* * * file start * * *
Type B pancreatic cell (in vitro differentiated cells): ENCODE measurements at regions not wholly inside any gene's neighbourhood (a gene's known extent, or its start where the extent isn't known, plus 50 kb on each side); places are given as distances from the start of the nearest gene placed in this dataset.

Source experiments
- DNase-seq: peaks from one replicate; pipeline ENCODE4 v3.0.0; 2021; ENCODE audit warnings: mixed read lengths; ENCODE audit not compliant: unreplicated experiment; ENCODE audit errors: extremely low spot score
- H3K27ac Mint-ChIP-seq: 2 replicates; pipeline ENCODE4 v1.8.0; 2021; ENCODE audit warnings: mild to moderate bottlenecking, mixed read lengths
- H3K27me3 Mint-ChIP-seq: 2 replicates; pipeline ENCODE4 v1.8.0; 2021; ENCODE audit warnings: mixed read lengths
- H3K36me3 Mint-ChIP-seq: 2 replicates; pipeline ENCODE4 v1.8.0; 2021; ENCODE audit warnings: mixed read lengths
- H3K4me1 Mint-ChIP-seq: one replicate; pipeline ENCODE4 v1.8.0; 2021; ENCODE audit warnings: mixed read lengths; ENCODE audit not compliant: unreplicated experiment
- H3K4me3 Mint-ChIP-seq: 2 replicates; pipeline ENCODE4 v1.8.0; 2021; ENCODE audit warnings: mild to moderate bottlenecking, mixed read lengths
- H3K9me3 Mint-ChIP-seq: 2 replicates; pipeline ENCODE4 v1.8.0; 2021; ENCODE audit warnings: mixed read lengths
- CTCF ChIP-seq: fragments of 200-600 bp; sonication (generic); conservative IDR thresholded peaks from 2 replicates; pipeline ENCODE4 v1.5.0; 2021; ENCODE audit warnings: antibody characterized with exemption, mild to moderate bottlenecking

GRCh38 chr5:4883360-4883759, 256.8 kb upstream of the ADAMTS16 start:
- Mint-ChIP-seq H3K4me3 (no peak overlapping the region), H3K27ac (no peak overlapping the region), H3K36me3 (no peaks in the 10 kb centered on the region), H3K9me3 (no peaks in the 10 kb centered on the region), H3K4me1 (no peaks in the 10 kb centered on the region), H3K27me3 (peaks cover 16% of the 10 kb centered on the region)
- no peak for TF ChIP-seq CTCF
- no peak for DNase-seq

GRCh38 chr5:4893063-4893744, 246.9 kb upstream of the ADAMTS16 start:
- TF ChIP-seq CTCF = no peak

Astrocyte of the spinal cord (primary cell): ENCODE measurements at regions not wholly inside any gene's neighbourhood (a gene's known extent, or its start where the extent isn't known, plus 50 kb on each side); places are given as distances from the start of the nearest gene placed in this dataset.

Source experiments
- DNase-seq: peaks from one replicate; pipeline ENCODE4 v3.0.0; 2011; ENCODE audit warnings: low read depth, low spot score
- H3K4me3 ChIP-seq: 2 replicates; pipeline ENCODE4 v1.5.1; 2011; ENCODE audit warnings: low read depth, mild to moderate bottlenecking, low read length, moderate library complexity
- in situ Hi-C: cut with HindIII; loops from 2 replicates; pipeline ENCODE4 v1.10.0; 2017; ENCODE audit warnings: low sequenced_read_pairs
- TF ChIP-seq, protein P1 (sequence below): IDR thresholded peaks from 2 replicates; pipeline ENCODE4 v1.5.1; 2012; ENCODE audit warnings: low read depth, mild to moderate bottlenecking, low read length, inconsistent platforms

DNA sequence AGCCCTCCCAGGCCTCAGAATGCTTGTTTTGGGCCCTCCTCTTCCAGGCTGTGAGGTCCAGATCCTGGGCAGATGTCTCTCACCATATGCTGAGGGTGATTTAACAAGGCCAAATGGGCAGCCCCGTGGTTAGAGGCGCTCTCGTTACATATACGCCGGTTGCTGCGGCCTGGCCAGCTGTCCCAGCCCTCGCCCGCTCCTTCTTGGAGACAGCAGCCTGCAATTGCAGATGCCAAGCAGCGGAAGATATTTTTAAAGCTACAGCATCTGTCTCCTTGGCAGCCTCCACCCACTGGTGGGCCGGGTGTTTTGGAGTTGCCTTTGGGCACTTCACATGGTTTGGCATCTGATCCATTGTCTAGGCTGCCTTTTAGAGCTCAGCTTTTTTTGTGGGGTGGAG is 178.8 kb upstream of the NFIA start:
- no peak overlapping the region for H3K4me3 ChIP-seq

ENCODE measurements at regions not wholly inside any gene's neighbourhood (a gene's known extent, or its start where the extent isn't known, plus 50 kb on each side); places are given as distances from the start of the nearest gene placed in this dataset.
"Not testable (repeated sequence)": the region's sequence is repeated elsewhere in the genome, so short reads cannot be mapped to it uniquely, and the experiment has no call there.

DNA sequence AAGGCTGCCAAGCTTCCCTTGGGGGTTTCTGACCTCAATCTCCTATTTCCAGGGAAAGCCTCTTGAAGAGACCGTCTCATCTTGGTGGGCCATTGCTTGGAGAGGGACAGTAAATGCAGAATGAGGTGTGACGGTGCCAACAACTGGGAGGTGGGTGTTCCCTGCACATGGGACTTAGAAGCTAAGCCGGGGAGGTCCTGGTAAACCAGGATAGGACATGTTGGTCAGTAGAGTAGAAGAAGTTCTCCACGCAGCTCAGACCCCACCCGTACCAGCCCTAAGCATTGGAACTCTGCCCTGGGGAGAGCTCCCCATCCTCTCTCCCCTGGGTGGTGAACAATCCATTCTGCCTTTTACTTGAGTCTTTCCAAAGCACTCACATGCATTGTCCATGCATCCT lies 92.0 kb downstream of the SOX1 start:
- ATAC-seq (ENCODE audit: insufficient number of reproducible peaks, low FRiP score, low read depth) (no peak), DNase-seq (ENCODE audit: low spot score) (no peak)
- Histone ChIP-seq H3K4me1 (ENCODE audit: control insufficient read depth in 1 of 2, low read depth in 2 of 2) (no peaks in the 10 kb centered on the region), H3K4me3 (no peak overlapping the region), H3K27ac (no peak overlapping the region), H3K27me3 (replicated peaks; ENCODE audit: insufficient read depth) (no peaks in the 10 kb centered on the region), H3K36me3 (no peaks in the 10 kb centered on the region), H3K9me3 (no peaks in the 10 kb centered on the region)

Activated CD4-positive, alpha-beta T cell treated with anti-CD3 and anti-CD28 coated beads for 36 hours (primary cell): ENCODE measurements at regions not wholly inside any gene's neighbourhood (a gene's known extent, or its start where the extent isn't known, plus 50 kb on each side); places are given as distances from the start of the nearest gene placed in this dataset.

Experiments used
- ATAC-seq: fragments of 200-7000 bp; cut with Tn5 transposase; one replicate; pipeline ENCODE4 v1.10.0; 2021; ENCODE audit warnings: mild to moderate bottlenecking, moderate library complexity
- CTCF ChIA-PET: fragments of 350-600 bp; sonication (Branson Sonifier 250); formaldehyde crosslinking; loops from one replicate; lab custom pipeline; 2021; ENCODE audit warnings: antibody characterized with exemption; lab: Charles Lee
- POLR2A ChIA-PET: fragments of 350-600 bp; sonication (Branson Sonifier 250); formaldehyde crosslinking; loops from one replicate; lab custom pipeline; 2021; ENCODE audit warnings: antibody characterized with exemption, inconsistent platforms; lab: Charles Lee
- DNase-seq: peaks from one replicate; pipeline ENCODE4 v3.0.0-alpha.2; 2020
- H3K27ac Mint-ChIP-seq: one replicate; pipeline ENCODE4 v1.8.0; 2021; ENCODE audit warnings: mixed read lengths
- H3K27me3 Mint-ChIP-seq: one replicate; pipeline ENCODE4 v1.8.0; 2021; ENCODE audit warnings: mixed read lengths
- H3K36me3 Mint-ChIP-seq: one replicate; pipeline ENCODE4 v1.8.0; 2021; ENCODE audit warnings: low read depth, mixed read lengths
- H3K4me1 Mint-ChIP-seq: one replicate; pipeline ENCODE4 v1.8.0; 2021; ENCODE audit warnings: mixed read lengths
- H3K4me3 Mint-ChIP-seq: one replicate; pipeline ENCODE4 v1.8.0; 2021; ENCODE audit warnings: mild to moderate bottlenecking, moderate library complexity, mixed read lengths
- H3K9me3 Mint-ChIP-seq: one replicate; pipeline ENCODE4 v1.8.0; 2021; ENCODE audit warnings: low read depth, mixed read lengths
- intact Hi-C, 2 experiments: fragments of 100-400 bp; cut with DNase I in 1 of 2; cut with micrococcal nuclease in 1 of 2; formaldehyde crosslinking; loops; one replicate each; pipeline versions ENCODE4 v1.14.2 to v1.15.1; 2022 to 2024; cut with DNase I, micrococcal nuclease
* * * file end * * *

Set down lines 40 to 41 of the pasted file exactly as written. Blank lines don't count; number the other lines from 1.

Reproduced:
- H3K4me3 Mint-ChIP-seq: one replicate; pipeline ENCODE4 v1.8.0; 2021; ENCODE audit warnings: mild to moderate bottlenecking, moderate library complexity, mixed read lengths
- H3K9me3 Mint-ChIP-seq: one replicate; pipeline ENCODE4 v1.8.0; 2021; ENCODE audit warnings: low read depth, mixed read lengths